this review originally appeared in Thaumaturgy, a blog dedicated to new experimental and psychedelic music
April 24, 2005
Gown, The Rich Lives of Trees
Some albums make an instant impression, imprinting themselves on the memory due to stunning songwriting, audacious content, or sheer novelty. Others ingratiate themselves slowly, requiring repeated listens before their charms reveal themselves to the patient ear. Gown's The Rich Lives of Trees certainly falls into the latter category. While initial exposure left me relatively nonplussed, the warmth and intimacy of this little sleeper of a release eventually won me over. It's a raggedy blanket of sound- worn and patchy in places, but ultimately a comforting quilt to wrap 'round you in the still, small hours.
Gown is one of the musical outlets of Andrew MacGregor who, until recently, coaxed humble magic from his instruments from his home base in Vancouver, B.C. (The artist himself has informed us of his imminent relocation to W. Massachusetts.) On this brief (24 min.) release, MacGregor keeps it simple: multi-tracked guitar and the occasional wordless vocal or reedy sigh seem to comprise the entirety of the voices on the three pieces included here. Opener "Bird Wings on the Water" starts slowly. Tentative, plucked notes and the hollow echoes of a struck acoustic guitar body fumble a bit at first, but eventually mesh into a strummed 2-chord progression that bears witness to MacGregor's ability to craft an endearing and hypnotic piece using the simplest of tools. The second track, "Loudest Thing" is cut from the same cloth turned inside out. Here the progression of the first piece is inverted, as the structured strums, creaks and breathy sighs of the first half gradually and inexorably unravel into a tangled and dizzying skein of delay-soaked, multi-tracked guitar and voice. My only complaint is that it ends too quickly, dropping out just when it begins to build in intensity. The last track, "Mystical War Canoe", begins innocently enough as well, but soon it too gets pulled off course, riding a rough river of scrabbling strings and little swirling eddies of notes before MacGregor grabs the rudder and steers it back into calmer waters.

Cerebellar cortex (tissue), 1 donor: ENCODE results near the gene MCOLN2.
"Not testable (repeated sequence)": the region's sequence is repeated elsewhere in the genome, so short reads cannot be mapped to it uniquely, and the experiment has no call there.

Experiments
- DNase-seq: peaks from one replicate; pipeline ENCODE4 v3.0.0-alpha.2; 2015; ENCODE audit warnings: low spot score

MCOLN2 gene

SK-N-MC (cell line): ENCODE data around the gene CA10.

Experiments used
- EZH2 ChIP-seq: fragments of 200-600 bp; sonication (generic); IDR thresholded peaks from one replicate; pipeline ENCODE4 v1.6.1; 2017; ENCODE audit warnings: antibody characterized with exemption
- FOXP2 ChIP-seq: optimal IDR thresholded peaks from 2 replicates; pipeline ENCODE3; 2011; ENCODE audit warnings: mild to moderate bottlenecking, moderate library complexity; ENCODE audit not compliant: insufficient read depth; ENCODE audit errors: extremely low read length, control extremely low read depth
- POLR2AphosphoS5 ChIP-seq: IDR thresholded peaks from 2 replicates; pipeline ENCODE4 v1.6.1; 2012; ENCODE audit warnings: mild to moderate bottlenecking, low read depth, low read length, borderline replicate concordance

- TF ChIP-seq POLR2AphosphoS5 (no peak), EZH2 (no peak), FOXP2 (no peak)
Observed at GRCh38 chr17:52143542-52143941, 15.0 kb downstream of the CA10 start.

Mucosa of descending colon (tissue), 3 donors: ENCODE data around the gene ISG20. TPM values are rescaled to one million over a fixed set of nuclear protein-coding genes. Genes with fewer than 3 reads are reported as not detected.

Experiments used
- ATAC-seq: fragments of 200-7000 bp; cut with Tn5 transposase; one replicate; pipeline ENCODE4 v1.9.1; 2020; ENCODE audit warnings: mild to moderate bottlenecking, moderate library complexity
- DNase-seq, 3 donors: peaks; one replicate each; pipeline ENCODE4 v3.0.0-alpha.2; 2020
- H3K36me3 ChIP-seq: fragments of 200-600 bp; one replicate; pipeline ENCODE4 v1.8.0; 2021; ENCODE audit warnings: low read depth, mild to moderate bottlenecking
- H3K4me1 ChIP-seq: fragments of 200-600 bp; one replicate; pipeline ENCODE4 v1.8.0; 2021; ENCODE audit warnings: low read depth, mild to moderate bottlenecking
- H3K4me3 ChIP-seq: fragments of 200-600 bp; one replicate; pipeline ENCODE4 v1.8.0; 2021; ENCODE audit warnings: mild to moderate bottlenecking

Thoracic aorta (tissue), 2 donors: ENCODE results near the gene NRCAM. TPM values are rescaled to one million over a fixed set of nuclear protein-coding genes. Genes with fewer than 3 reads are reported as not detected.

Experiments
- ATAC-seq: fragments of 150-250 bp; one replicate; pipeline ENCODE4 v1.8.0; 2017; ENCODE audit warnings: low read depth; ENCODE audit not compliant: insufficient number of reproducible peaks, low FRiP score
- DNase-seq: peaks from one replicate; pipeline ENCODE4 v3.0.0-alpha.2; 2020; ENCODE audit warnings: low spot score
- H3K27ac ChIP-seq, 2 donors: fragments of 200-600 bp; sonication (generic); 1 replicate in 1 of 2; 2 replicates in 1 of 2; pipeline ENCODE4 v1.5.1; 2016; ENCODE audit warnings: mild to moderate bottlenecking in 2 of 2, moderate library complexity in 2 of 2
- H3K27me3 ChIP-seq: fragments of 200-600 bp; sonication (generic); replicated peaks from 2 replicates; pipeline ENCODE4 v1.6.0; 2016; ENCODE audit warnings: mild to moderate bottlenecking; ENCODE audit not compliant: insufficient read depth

Live, Gown is a slightly different proposition. In a duo pairing with Christina Carter last month, MacGregor's trancey, low-key guitar work complemented Carter's own patented blend of free vocals and playing quite effectively. It was only when he eschewed the half-heard moans and sobs of this release for a more hysterical, off-key brand of ululation that his contributions lost some of their potency. As this release shows, MacGregor is well on his way to developing a distinctive voice of his own as a performer. If The Rich Lives of Trees is any indication, we have much to look forward to.
The Rich Lives of Trees is an admirable first outing, and a recommended release for those with the patience to suss out its subtle but undeniable charms.
Contact Gown here.